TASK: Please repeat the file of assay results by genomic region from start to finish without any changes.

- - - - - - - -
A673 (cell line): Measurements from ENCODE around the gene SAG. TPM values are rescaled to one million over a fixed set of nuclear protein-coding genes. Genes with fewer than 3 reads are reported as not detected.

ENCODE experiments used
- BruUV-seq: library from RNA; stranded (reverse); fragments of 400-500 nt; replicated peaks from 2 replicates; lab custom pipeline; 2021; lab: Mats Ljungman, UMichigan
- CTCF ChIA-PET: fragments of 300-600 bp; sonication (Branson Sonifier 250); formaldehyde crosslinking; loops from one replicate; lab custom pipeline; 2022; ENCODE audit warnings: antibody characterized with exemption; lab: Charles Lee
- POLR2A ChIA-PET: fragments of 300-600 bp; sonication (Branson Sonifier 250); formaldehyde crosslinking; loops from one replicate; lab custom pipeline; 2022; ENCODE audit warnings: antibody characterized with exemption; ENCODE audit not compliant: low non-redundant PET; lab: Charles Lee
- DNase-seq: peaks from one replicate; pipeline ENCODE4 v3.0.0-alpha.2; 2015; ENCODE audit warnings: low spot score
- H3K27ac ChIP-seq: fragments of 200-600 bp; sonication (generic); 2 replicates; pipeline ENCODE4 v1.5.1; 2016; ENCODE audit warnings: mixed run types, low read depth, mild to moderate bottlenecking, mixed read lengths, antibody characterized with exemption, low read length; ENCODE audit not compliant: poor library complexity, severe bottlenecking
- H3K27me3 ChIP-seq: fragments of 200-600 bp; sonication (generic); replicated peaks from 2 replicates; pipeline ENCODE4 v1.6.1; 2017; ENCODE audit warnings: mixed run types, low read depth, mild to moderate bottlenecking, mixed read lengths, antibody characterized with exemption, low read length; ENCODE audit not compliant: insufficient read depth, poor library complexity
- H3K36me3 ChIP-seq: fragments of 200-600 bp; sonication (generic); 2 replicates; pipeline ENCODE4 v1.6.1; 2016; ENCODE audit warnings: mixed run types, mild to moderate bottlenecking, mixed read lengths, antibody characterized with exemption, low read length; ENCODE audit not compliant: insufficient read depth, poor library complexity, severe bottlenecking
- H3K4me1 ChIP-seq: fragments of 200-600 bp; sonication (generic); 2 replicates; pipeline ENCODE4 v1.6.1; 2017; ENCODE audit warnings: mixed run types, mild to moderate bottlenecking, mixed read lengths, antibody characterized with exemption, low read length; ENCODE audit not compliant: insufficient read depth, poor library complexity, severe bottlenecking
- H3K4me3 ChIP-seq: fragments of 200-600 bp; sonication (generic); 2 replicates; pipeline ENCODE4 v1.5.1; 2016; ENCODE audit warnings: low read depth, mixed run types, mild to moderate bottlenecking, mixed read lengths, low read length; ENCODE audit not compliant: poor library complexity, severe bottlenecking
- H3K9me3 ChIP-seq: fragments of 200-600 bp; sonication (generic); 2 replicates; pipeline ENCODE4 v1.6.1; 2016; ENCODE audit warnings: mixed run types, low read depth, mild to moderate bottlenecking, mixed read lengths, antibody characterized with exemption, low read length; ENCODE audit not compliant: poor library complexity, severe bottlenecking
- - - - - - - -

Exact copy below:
A673 (cell line): Measurements from ENCODE around the gene SAG. TPM values are rescaled to one million over a fixed set of nuclear protein-coding genes. Genes with fewer than 3 reads are reported as not detected.

ENCODE experiments used
- BruUV-seq: library from RNA; stranded (reverse); fragments of 400-500 nt; replicated peaks from 2 replicates; lab custom pipeline; 2021; lab: Mats Ljungman, UMichigan
- CTCF ChIA-PET: fragments of 300-600 bp; sonication (Branson Sonifier 250); formaldehyde crosslinking; loops from one replicate; lab custom pipeline; 2022; ENCODE audit warnings: antibody characterized with exemption; lab: Charles Lee
- POLR2A ChIA-PET: fragments of 300-600 bp; sonication (Branson Sonifier 250); formaldehyde crosslinking; loops from one replicate; lab custom pipeline; 2022; ENCODE audit warnings: antibody characterized with exemption; ENCODE audit not compliant: low non-redundant PET; lab: Charles Lee
- DNase-seq: peaks from one replicate; pipeline ENCODE4 v3.0.0-alpha.2; 2015; ENCODE audit warnings: low spot score
- H3K27ac ChIP-seq: fragments of 200-600 bp; sonication (generic); 2 replicates; pipeline ENCODE4 v1.5.1; 2016; ENCODE audit warnings: mixed run types, low read depth, mild to moderate bottlenecking, mixed read lengths, antibody characterized with exemption, low read length; ENCODE audit not compliant: poor library complexity, severe bottlenecking
- H3K27me3 ChIP-seq: fragments of 200-600 bp; sonication (generic); replicated peaks from 2 replicates; pipeline ENCODE4 v1.6.1; 2017; ENCODE audit warnings: mixed run types, low read depth, mild to moderate bottlenecking, mixed read lengths, antibody characterized with exemption, low read length; ENCODE audit not compliant: insufficient read depth, poor library complexity
- H3K36me3 ChIP-seq: fragments of 200-600 bp; sonication (generic); 2 replicates; pipeline ENCODE4 v1.6.1; 2016; ENCODE audit warnings: mixed run types, mild to moderate bottlenecking, mixed read lengths, antibody characterized with exemption, low read length; ENCODE audit not compliant: insufficient read depth, poor library complexity, severe bottlenecking
- H3K4me1 ChIP-seq: fragments of 200-600 bp; sonication (generic); 2 replicates; pipeline ENCODE4 v1.6.1; 2017; ENCODE audit warnings: mixed run types, mild to moderate bottlenecking, mixed read lengths, antibody characterized with exemption, low read length; ENCODE audit not compliant: insufficient read depth, poor library complexity, severe bottlenecking
- H3K4me3 ChIP-seq: fragments of 200-600 bp; sonication (generic); 2 replicates; pipeline ENCODE4 v1.5.1; 2016; ENCODE audit warnings: low read depth, mixed run types, mild to moderate bottlenecking, mixed read lengths, low read length; ENCODE audit not compliant: poor library complexity, severe bottlenecking
- H3K9me3 ChIP-seq: fragments of 200-600 bp; sonication (generic); 2 replicates; pipeline ENCODE4 v1.6.1; 2016; ENCODE audit warnings: mixed run types, low read depth, mild to moderate bottlenecking, mixed read lengths, antibody characterized with exemption, low read length; ENCODE audit not compliant: poor library complexity, severe bottlenecking